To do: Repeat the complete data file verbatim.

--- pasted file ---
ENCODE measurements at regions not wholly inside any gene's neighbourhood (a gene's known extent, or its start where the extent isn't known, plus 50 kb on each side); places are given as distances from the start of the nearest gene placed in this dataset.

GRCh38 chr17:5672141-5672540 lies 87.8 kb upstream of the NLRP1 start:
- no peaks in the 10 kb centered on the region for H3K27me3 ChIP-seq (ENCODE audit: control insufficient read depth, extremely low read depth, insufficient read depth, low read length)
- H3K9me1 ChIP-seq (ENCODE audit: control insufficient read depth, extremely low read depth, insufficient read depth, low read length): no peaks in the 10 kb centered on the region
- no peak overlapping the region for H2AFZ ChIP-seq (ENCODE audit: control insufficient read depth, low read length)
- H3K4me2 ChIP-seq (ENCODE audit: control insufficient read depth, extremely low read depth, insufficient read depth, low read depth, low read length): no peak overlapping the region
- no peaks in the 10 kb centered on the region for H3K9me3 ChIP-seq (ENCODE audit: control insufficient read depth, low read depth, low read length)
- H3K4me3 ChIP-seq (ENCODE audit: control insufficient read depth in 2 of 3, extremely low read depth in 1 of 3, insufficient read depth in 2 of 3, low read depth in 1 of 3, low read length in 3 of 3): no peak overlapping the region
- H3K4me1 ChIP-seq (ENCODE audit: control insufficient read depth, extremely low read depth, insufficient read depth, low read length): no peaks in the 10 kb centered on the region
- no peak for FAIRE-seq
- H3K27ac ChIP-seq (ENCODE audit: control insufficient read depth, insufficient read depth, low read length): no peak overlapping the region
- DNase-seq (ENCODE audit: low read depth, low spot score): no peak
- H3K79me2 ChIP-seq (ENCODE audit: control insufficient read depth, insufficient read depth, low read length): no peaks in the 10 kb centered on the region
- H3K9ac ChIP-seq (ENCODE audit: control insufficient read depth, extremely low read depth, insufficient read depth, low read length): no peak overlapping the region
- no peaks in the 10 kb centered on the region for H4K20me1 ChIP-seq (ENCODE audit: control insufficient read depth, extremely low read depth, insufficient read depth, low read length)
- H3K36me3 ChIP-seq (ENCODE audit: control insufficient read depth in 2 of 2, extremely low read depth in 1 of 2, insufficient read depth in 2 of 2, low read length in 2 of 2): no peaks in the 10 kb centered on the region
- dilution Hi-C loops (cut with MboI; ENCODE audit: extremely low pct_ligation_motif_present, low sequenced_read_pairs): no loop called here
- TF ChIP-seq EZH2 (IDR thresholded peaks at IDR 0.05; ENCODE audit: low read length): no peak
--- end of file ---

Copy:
ENCODE measurements at regions not wholly inside any gene's neighbourhood (a gene's known extent, or its start where the extent isn't known, plus 50 kb on each side); places are given as distances from the start of the nearest gene placed in this dataset.

GRCh38 chr17:5672141-5672540 lies 87.8 kb upstream of the NLRP1 start:
- no peaks in the 10 kb centered on the region for H3K27me3 ChIP-seq (ENCODE audit: control insufficient read depth, extremely low read depth, insufficient read depth, low read length)
- H3K9me1 ChIP-seq (ENCODE audit: control insufficient read depth, extremely low read depth, insufficient read depth, low read length): no peaks in the 10 kb centered on the region
- no peak overlapping the region for H2AFZ ChIP-seq (ENCODE audit: control insufficient read depth, low read length)
- H3K4me2 ChIP-seq (ENCODE audit: control insufficient read depth, extremely low read depth, insufficient read depth, low read depth, low read length): no peak overlapping the region
- no peaks in the 10 kb centered on the region for H3K9me3 ChIP-seq (ENCODE audit: control insufficient read depth, low read depth, low read length)
- H3K4me3 ChIP-seq (ENCODE audit: control insufficient read depth in 2 of 3, extremely low read depth in 1 of 3, insufficient read depth in 2 of 3, low read depth in 1 of 3, low read length in 3 of 3): no peak overlapping the region
- H3K4me1 ChIP-seq (ENCODE audit: control insufficient read depth, extremely low read depth, insufficient read depth, low read length): no peaks in the 10 kb centered on the region
- no peak for FAIRE-seq
- H3K27ac ChIP-seq (ENCODE audit: control insufficient read depth, insufficient read depth, low read length): no peak overlapping the region
- DNase-seq (ENCODE audit: low read depth, low spot score): no peak
- H3K79me2 ChIP-seq (ENCODE audit: control insufficient read depth, insufficient read depth, low read length): no peaks in the 10 kb centered on the region
- H3K9ac ChIP-seq (ENCODE audit: control insufficient read depth, extremely low read depth, insufficient read depth, low read length): no peak overlapping the region
- no peaks in the 10 kb centered on the region for H4K20me1 ChIP-seq (ENCODE audit: control insufficient read depth, extremely low read depth, insufficient read depth, low read length)
- H3K36me3 ChIP-seq (ENCODE audit: control insufficient read depth in 2 of 2, extremely low read depth in 1 of 2, insufficient read depth in 2 of 2, low read length in 2 of 2): no peaks in the 10 kb centered on the region
- dilution Hi-C loops (cut with MboI; ENCODE audit: extremely low pct_ligation_motif_present, low sequenced_read_pairs): no loop called here
- TF ChIP-seq EZH2 (IDR thresholded peaks at IDR 0.05; ENCODE audit: low read length): no peak